Thyroid hormone regulates terminal differentiation of growth plate chondrocytes in part through modulation of the Wnt/β-catenin signaling pathway. IGF-1 has been described as a stabilizer of β-catenin, and thyroid hormone is a known stimulator of IGF-1 receptor expression. The purpose of this study was to test the hypothesis that IGF-1 signaling is involved in the interaction between the thyroid hormone and the Wnt/β-catenin signaling pathways in regulating growth plate chondrocyte proliferation and differentiation.
The results show that IGF-1 and IGF1R stimulate Wnt-4 expression and β-catenin activation in growth plate chondrocytes. The positive effects of IGF-1/IGF1R on chondrocyte proliferation and terminal differentiation are partially inhibited by the Wnt antagonists sFRP3 and Dkk1. T3 activates IGF-1/IGF1R signaling and IGF-1-dependent PI3K/Akt/GSK3β signaling in growth plate chondrocytes undergoing proliferation and differentiation to prehypertrophy. T3-mediated Wnt-4 expression, β-catenin activation, cell proliferation and terminal differentiation of growth plate chondrocytes are partially prevented by the IGF1R inhibitor picropodophyllin as well as the PI3K/Akt signaling inhibitors LY294002 and Akti1/2.
These data indicate that the interactions between thyroid hormone and β-catenin signaling in regulating growth plate chondrocyte proliferation and terminal differentiation are modulated by IGF-1/IGF1R signaling through both the Wnt and PI3K/Akt signaling pathways. While chondrocyte proliferation may be triggered by the IGF-1/IGF1R mediated PI3K/Akt/GSK3β pathway, cell hypertrophy is likely due to activation of Wnt/β-catenin signaling, which is at least in part initiated by IGF-1 signaling or the IGF-1-activated PI3K/Akt signaling pathway.
thyroid hormone; insulin-like growth factor-1; β-catenin; growth plate chondrocytes
Thyroid hormone regulates terminal differentiation of growth plate chondrocytes in part through modulation of the Wnt/β-catenin signaling pathway. Insulin-like growth factor 1 (IGF-1) has been described as a stabilizer of β-catenin, and thyroid hormone is a known stimulator of IGF-1 receptor expression. The purpose of this study was to test the hypothesis that IGF-1 signaling is involved in the interaction between the thyroid hormone and the Wnt/β-catenin signaling pathways in regulating growth plate chondrocyte proliferation and differentiation. The results show that IGF-1 and the IGF- receptor (IGF1R) stimulate Wnt-4 expression and β-catenin activation in growth plate chondrocytes. The positive effects of IGF-1/IGF1R on chondrocyte proliferation and terminal differentiation are partially inhibited by the Wnt antagonists sFRP3 and Dkk1. T3 activates IGF-1/IGF1R signaling and IGF-1-dependent PI3K/Akt/GSK-3β signaling in growth plate chondrocytes undergoing proliferation and differentiation to prehypertrophy. T3-mediated Wnt-4 expression, β-catenin activation, cell proliferation, and terminal differentiation of growth plate chondrocytes are partially prevented by the IGF1R inhibitor picropodophyllin as well as by the PI3K/Akt signaling inhibitors LY294002 and Akti1/2. These data indicate that the interactions between thyroid hormone and β-catenin signaling in regulating growth plate chondrocyte proliferation and terminal differentiation are modulated by IGF-1/IGF1R signaling through both the Wnt and PI3K/Akt signaling pathways. While chondrocyte proliferation may be triggered by the IGF-1/IGF1R-mediated PI3K/Akt/GSK3β pathway, cell hypertrophy is likely due to activation of Wnt/β-catenin signaling, which is at least in part initiated by IGF-1 signaling or the IGF-1-activated PI3K/Akt signaling pathway. © 2010 American Society for Bone and Mineral Research.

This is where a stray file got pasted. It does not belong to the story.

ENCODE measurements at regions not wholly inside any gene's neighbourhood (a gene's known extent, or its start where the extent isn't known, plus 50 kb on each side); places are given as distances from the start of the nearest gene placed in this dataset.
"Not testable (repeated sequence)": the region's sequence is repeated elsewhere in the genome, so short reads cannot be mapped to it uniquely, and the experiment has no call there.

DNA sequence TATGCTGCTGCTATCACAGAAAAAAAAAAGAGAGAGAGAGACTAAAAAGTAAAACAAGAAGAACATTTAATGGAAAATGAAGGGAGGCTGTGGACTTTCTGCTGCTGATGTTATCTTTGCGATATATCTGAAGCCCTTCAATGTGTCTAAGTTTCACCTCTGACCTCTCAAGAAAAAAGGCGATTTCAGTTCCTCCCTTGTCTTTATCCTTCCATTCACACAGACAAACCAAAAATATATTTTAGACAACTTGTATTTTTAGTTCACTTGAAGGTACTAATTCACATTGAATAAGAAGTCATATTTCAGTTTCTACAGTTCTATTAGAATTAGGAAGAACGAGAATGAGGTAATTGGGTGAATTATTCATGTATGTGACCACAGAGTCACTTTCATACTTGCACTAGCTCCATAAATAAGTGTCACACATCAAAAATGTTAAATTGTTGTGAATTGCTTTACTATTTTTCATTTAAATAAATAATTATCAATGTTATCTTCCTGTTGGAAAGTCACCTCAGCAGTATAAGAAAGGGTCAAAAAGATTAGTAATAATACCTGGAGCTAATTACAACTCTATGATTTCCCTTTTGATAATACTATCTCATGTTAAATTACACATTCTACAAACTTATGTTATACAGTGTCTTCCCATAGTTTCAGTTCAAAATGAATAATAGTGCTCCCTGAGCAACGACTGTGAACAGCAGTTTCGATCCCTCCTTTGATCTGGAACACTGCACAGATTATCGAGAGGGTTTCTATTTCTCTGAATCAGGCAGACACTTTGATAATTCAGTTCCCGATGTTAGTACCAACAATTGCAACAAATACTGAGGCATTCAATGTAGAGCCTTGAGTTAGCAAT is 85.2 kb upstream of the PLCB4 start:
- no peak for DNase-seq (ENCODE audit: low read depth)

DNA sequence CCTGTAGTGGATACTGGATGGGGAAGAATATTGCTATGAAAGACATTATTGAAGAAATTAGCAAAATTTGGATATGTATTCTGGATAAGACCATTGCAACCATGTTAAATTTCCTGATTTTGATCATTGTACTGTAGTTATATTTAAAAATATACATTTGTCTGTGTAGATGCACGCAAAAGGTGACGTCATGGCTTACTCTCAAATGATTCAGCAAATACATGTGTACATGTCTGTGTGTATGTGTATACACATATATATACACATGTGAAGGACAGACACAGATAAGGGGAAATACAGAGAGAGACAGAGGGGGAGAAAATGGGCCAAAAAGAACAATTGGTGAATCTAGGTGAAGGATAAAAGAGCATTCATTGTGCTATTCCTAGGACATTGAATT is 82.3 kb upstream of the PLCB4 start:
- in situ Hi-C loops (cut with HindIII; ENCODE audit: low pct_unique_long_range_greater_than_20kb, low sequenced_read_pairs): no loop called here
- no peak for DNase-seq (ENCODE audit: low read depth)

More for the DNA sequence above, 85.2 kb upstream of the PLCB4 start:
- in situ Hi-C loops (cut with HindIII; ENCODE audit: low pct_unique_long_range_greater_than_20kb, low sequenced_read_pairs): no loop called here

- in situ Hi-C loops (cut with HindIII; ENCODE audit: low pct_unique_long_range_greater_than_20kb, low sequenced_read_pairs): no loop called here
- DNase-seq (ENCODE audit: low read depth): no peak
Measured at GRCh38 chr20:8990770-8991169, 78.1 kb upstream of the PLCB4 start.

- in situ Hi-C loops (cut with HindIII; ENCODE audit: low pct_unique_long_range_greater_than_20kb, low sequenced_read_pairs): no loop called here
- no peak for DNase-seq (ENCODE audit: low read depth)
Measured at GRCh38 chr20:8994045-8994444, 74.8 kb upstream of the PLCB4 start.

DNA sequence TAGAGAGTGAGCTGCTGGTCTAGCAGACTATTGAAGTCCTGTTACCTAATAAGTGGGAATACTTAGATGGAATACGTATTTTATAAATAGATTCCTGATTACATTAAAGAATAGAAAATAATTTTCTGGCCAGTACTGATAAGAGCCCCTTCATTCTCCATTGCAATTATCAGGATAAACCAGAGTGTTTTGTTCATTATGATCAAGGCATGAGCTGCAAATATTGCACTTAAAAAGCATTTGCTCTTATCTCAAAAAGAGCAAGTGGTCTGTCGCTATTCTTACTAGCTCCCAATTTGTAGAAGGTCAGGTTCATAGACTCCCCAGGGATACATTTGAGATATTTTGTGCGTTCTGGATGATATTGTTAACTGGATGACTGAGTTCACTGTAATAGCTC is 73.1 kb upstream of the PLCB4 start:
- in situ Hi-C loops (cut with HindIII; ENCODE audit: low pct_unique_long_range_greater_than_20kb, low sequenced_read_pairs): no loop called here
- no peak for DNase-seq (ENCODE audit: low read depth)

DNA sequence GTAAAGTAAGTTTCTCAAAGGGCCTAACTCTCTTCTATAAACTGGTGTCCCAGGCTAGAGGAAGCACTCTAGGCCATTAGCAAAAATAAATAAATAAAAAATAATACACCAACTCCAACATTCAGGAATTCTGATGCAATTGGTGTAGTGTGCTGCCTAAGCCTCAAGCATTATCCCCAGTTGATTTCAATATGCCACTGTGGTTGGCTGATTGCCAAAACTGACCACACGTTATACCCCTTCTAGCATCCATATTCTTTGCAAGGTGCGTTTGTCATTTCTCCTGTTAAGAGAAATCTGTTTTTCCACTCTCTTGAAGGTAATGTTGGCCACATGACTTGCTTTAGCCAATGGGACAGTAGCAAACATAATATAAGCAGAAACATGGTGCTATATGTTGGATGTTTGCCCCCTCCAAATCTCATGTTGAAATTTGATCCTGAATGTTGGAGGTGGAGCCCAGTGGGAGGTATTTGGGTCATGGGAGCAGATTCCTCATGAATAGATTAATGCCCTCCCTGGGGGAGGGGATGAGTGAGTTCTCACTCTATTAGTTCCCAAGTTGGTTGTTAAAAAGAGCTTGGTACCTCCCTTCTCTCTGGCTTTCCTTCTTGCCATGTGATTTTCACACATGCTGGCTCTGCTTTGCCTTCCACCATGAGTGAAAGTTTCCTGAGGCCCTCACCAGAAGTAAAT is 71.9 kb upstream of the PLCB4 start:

thyroid hormone; insulin-like growth factor 1; β-catenin; growth plate chondrocytes
A single Wnt can simultaneously activate different pathways with distinct and independent outcomes and reciprocal regulation in human articular chondrocytes.
Activation and disruption of Wnt/β-catenin signaling both result in cartilage breakdown via unknown mechanisms. Here we show that both WNT-3A and the Wnt inhibitor DKK1 induced de-differentiation of human articular chondrocytes through simultaneous activation of β-catenin–dependent and independent responses. WNT-3A activates both the β-catenin–dependent canonical pathway and the Ca2+/CaMKII noncanonical pathways, with distinct transcriptional targets. WNT-3A promotes cell proliferation and loss of expression of the chondrocyte markers COL2A1, Aggrecan, and SOX9; however, proliferation and AXIN2 up-regulation are downstream of the canonical pathway and are rescued by DKK1, whereas the loss of differentiation markers is CaMKII dependent. Finally, we showed that in chondrocytes, the Ca2+/CaMKII-dependent and β-catenin–dependent pathways are reciprocally inhibitory, thereby explaining why DKK1 can induce loss of differentiation through de-repression of the CaMKII pathway. We propose a novel model in which a single WNT can simultaneously activate different pathways with distinct and independent outcomes and with reciprocal regulation. This offers an opportunity for selective pharmacological targeting.